Master's Degree in Criminal Justice (MCJ)
A master’s degree or MBA will require that those applying to enter the program already have a bachelor’s degree. They may also require some experience in the field depending on what your focus is. The program, whether master’s or MBA, will require that you complete 60 credit hours of courses that cover administration and law courses. Those earning an MBA will spend more time on management; it is a master’s of business administration after all. But those in a general master’s or MBA will have the opportunity to focus on the concentration of their choice. You can tailor your learning to provide you with exactly the credentials you need to get into the field or position you want.
Those with graduate degrees in criminal justice are often geared toward teaching and training other law enforcement personnel. Someone with a criminal justice degree that also couples it with an MBA can move into forensic accounting or the financial data side of cyber security. This combination is also ideal for someone who wants to open their own private investigation firm or take over a management position in the criminal justice arena.
PhD Degree in Criminal Justice (DJC)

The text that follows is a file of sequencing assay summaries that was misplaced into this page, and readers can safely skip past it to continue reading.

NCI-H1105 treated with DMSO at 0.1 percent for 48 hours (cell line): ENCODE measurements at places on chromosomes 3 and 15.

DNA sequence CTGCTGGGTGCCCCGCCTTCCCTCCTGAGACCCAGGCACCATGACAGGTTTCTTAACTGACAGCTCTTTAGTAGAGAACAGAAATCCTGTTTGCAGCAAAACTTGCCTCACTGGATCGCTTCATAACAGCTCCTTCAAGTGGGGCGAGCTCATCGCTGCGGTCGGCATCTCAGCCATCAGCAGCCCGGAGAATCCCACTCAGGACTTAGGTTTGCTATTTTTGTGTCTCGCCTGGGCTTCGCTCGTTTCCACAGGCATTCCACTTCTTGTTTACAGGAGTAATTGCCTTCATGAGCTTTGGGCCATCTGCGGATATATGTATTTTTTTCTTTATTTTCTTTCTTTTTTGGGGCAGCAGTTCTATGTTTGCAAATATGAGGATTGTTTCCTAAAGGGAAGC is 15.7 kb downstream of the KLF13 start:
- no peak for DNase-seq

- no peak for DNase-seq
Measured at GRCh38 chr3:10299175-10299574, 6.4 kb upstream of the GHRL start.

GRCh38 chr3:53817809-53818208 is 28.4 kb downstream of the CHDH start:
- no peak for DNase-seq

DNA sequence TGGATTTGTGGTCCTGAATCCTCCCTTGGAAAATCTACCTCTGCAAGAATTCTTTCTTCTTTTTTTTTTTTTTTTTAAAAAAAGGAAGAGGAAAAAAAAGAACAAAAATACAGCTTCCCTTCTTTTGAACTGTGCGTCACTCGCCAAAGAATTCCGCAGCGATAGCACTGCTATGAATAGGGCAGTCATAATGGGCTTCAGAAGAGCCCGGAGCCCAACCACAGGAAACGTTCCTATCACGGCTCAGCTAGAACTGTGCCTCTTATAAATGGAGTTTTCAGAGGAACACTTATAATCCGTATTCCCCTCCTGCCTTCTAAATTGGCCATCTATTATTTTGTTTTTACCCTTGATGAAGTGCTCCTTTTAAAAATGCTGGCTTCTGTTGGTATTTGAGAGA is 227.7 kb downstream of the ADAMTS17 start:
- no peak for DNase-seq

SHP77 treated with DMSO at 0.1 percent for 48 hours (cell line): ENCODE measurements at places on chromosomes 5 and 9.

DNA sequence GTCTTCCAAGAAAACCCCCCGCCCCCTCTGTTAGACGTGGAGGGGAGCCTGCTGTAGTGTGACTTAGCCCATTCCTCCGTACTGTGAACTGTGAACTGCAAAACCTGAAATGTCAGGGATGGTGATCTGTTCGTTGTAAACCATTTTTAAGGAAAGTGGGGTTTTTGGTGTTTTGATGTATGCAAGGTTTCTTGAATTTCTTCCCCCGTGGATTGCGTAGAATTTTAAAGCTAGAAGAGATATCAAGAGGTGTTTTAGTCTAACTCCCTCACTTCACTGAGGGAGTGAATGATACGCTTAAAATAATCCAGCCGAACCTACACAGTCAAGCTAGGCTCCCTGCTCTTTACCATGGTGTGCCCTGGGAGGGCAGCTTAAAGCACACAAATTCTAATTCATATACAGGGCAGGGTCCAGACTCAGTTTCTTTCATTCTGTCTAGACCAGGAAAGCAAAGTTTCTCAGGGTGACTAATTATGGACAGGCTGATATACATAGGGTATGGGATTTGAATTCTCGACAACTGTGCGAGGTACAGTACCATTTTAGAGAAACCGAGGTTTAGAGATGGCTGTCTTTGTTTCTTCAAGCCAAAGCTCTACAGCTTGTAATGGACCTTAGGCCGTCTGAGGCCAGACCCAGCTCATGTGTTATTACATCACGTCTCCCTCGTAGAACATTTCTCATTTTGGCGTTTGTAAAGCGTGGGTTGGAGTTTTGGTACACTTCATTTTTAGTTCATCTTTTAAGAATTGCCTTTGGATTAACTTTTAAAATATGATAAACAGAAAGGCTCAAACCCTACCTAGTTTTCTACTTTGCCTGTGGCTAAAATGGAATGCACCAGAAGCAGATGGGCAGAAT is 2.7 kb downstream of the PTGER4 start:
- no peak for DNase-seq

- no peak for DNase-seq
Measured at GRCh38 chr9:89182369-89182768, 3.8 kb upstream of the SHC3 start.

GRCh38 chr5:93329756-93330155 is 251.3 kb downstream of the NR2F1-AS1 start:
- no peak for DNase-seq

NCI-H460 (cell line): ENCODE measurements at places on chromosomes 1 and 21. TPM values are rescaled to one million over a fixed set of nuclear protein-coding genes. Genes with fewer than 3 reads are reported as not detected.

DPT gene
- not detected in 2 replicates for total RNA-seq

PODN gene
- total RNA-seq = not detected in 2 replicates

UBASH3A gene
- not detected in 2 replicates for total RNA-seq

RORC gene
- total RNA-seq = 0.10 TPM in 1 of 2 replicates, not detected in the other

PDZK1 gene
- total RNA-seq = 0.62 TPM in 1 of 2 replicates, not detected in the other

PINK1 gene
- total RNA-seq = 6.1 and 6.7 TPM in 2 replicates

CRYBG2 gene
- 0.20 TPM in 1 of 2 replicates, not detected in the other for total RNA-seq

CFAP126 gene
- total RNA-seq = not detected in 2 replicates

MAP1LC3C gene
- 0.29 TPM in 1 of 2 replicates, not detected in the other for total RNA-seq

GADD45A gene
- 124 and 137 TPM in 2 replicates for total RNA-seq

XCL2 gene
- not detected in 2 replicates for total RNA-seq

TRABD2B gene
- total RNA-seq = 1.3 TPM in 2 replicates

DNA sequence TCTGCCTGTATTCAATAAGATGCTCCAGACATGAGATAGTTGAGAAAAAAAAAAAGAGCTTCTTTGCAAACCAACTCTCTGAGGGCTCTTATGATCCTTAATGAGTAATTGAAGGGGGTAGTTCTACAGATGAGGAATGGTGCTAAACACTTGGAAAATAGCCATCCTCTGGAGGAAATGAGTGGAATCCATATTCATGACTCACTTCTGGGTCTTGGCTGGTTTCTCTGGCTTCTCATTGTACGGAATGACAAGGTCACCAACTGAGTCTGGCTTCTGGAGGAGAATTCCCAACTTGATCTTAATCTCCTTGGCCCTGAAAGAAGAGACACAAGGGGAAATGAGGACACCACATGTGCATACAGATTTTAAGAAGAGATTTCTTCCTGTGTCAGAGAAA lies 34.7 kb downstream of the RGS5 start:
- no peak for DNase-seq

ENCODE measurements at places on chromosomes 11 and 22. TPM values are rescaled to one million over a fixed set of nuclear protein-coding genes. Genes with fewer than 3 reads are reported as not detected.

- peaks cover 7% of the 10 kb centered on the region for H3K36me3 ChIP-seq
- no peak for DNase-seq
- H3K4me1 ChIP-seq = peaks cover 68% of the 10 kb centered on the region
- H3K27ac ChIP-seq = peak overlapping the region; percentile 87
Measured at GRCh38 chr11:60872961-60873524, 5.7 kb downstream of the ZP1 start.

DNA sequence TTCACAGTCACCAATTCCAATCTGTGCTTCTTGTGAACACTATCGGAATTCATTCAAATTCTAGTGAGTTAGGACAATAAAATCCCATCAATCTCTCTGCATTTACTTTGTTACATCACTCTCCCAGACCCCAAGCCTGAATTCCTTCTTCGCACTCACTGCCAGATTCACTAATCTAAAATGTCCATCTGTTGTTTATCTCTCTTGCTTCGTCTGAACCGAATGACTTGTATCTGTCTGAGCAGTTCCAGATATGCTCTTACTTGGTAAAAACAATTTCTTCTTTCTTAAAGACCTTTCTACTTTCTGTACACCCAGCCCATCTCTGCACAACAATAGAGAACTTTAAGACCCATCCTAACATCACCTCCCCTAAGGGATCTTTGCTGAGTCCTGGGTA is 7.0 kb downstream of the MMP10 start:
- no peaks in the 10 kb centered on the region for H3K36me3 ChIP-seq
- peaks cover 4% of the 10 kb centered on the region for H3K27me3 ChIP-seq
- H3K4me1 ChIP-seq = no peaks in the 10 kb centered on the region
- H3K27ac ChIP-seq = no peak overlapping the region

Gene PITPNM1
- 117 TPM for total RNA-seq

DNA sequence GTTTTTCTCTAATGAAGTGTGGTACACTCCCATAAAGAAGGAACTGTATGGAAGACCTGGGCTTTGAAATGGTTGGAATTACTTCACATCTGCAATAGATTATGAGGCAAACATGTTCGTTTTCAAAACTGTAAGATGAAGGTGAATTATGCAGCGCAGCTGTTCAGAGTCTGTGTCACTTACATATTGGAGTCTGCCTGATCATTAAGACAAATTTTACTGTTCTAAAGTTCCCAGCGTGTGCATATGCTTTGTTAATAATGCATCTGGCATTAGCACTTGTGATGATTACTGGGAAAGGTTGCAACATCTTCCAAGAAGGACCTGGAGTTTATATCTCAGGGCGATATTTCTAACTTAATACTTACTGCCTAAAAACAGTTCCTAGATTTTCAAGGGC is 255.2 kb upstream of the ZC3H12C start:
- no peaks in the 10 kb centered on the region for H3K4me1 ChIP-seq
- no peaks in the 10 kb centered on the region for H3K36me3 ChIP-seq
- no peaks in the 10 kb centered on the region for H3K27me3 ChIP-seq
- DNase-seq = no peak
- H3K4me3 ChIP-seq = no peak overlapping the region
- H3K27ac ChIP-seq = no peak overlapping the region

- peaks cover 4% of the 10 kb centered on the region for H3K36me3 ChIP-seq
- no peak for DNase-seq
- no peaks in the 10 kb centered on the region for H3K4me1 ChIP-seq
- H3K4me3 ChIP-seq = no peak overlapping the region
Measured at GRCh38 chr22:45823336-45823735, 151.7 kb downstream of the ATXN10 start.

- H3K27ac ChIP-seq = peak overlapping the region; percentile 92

A PhD or doctorate is focused on providing students with greater insight into research in a particular field or a stronger grasp of their professional practice. Students may need to complete anywhere from 60-120 more credit hours for this degree, and most schools require that you also complete a thesis or dissertation before you can be granted this high-level, terminal degree. However, this will vary greatly depending on your specific field. A general, criminal justice doctorate may require 50-75 credit hours, while a law doctorate may require up to 90.
Those who wish to teach often obtain this terminal degree, as a doctorate can allow you access to tenured positions or dean seats. Graduates can teach at colleges and universities as well as specialized academies for law enforcement trainees.
Become a Criminal Justice/Legal Professional in Connecticut
Criminal justice is a very broad field, so there are a lot of directions one could go in their career. It might help to narrow down the areas in which you want and do not want to work before you try and find your path to your optimal career. For example, if you don’t want to work within the prison system or with current or former prisoners, you’ll want to rule out jobs such as parole or probation officers, prison guards, and most law enforcement positions. If you want to help people find the services they need, then maybe a job in social work or emergency management could be ideal.